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    Does any mainstream language have more phonemes than English? I've found a couple with over 100 (!? I guess tounge clicks count...) but these aren't spoken by a large number of people.

    http://en.wikipedia.org/wiki/Phoneme

    It's hard for native English speakers to understand some the difficulties foreign learners have - to a large extent, native English speakers already know how to pronounce the vast majority of phonemes they're likely to encounter (with exceptions, such as the german/spanish 'r', etc). Learning another language would be infinitely more difficult if it meant learning new basic sounds as well. Even the japanese r/l sound can be easily described to a native English speaker ('course, he may be too forgetful to remember) in terms of other native phonemes (d position r/l sound).

    On the other hand, I wonder if the number of people with speech impediments is fewer in languages with fewer phonemes?

    In any case, while I find the mispronunciations as funny as anyone I'd never hold it against a foreign speaker. After all, most of the native English speakers I encounter don't know how to pronounce things right. Nor are they aware of many gramatical rules for their own bloody native language.

    I can honestly imagine the pain of a non-native English speaker trying to learn English =) I'm a native English speaker and have studied my own for many, many years now and still make too many mistakes in my own writing. Spelling alone is a terrifying hurdle - I've never heard of other languages having the concept of a 'spelling bee', and it's a rare person who can spell more than 95% of his words correctly.

    In the end, English grammar comes down to intution - in a very real sense the correct way is simply the way that sounds right. Getting to the level that you can intuitively feel what sounds like, however, is something that even most native speakers of the language never achieve.

    Hmm, sorry for rambling on about nothing, its just an intersting topic to me. On another note, one striking similiarity between English and Japanese is the simplicity of adapting foreign loan words into the language. Many Americans may find it funny at the vast amount of English/German loanwords in Japanese but fail to realize just how many words they use on a daily basis are, in fact, loan words (what, you mean that 'origin' field in a dictionary means something!?)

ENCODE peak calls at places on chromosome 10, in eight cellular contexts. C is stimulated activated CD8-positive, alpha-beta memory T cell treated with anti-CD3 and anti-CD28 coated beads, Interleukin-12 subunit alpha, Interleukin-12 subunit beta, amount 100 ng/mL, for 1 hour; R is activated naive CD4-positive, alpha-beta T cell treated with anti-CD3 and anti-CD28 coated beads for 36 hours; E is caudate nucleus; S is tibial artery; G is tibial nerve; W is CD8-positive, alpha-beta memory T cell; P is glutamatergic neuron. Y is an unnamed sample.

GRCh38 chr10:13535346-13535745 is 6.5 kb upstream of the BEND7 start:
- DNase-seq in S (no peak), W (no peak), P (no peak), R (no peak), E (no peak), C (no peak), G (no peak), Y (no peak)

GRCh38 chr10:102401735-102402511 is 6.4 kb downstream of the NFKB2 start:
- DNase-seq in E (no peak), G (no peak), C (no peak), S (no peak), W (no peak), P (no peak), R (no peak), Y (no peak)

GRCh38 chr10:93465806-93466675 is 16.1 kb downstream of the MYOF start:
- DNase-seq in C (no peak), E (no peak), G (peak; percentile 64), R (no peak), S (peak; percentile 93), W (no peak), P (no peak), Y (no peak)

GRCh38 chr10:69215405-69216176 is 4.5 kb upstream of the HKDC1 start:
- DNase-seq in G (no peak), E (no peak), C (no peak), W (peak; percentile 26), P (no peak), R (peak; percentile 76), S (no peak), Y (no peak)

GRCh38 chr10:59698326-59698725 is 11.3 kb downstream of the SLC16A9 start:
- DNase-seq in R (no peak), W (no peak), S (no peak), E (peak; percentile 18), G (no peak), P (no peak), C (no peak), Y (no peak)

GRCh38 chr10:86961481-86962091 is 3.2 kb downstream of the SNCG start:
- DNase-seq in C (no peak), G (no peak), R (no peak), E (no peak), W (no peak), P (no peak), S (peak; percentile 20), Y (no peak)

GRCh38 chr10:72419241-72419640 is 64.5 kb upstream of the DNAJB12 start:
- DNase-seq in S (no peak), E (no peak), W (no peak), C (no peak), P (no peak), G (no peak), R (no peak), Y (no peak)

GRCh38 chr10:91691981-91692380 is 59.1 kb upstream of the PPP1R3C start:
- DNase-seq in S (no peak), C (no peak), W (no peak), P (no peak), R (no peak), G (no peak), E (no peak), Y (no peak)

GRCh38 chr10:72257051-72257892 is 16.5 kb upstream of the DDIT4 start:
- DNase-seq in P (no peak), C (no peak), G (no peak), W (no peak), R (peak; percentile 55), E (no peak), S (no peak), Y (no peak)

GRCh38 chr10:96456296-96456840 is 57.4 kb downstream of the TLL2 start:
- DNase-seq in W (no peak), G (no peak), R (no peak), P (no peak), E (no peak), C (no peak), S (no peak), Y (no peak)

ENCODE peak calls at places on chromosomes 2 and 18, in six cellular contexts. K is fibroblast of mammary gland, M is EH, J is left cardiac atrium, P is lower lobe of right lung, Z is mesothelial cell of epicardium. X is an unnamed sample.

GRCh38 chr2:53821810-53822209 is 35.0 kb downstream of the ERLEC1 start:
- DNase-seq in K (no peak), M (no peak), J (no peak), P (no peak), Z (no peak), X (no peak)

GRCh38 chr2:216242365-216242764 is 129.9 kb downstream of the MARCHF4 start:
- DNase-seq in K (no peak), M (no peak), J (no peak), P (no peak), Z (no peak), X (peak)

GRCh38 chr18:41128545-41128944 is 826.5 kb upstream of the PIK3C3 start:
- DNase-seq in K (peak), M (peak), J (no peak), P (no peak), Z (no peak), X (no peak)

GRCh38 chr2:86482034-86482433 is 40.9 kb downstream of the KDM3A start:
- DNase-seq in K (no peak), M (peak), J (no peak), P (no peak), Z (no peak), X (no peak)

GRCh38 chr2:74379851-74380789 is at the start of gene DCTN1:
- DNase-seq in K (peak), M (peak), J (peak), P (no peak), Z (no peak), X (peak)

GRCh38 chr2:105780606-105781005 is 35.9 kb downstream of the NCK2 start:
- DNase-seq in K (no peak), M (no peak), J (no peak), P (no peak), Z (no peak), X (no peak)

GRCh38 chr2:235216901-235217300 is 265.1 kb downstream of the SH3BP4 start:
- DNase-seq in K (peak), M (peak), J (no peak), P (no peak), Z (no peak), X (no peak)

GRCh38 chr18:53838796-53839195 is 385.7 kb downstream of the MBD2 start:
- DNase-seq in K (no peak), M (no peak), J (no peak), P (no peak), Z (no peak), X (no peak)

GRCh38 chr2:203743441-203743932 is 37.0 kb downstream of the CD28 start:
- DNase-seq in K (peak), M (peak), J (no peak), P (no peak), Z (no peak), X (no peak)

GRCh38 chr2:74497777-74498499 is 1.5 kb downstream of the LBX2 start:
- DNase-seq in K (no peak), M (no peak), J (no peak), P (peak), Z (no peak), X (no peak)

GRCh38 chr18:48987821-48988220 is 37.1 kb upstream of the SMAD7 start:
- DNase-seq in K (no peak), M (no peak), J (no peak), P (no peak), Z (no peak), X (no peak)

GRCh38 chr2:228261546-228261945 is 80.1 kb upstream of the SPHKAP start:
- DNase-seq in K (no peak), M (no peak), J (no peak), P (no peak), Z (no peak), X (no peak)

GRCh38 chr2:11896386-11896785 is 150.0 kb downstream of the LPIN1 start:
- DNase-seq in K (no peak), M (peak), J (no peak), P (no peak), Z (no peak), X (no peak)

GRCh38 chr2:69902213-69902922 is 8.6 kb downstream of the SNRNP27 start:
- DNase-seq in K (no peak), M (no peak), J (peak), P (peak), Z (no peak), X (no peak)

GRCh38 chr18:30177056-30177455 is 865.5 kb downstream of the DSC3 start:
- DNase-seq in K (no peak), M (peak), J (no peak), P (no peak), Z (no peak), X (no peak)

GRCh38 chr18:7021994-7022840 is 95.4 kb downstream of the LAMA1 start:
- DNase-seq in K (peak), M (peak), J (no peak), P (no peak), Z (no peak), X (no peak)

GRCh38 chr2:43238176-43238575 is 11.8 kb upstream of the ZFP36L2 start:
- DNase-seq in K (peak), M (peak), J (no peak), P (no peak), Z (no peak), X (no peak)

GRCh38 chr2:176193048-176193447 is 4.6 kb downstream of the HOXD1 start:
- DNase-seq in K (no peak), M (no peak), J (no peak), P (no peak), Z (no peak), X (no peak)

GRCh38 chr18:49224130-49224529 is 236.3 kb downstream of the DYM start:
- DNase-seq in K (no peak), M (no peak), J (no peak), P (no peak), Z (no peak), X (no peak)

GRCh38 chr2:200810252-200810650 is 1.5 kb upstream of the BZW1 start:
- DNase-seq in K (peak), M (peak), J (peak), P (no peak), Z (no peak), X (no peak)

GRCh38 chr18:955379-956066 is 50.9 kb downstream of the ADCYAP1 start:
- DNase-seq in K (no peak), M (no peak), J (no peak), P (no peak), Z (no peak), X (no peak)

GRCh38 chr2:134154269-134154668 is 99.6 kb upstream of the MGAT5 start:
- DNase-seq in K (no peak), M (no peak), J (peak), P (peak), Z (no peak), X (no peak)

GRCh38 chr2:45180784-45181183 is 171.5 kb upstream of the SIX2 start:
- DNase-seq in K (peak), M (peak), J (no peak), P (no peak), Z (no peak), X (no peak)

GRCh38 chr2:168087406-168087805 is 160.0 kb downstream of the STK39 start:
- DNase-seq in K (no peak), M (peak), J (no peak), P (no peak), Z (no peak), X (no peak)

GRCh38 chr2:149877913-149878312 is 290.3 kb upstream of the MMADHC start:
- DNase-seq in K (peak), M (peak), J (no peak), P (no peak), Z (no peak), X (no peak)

It's for this very reason that I disagree with the growing number of people who think Chinese will overtake English someday as the de facto international language. I'm not certain the raw number of people who speak a language matters so much as to determine supremecy. A language which can easily adapt is indicitave of a culture that can easily adapt; as such it can literally envelop new cultures and ideas and integrate them into itself. I therefore believe in a hundred years the English language will contain a significant number of Chinese words, but doubt the language (or any tonal language, for that matter) could displace English.

    Enough linguistical musings for now..

    DranoK

  9. #34
    Junior Member tengpow's Avatar
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    Another example that springs to mind is the Japanese turning Cook (as in the job) into コック。 which often sounds like a male body part. "his job is ****".

    More recently, I was grading papers at the Juku I work at and quite a few students had put the Japanese meaning of "cunning" instead of the English. The English form being an adjective meaning "crafty or tricky", while the Japanese is a verb meaning "to cheat" i.e. on a test. And our Japanese teacher often says "カンニングしないでください。" just before we have to take a test... which threw me the first time I heard it.